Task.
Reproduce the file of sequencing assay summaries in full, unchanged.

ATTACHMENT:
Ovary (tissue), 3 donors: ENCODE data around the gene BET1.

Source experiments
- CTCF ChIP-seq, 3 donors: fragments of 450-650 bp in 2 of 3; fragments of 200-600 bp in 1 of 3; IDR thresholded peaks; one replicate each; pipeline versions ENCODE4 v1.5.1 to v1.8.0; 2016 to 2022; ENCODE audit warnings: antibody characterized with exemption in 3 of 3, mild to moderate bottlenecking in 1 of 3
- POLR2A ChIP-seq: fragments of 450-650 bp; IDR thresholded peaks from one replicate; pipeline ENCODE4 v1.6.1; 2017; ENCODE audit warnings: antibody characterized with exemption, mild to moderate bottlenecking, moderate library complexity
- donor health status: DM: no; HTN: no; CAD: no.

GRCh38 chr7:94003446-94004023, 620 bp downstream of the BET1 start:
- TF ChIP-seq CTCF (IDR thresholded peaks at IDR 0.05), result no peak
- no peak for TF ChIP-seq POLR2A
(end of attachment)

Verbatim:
Ovary (tissue), 3 donors: ENCODE data around the gene BET1.

Source experiments
- CTCF ChIP-seq, 3 donors: fragments of 450-650 bp in 2 of 3; fragments of 200-600 bp in 1 of 3; IDR thresholded peaks; one replicate each; pipeline versions ENCODE4 v1.5.1 to v1.8.0; 2016 to 2022; ENCODE audit warnings: antibody characterized with exemption in 3 of 3, mild to moderate bottlenecking in 1 of 3
- POLR2A ChIP-seq: fragments of 450-650 bp; IDR thresholded peaks from one replicate; pipeline ENCODE4 v1.6.1; 2017; ENCODE audit warnings: antibody characterized with exemption, mild to moderate bottlenecking, moderate library complexity
- donor health status: DM: no; HTN: no; CAD: no.

GRCh38 chr7:94003446-94004023, 620 bp downstream of the BET1 start:
- TF ChIP-seq CTCF (IDR thresholded peaks at IDR 0.05), result no peak
- no peak for TF ChIP-seq POLR2A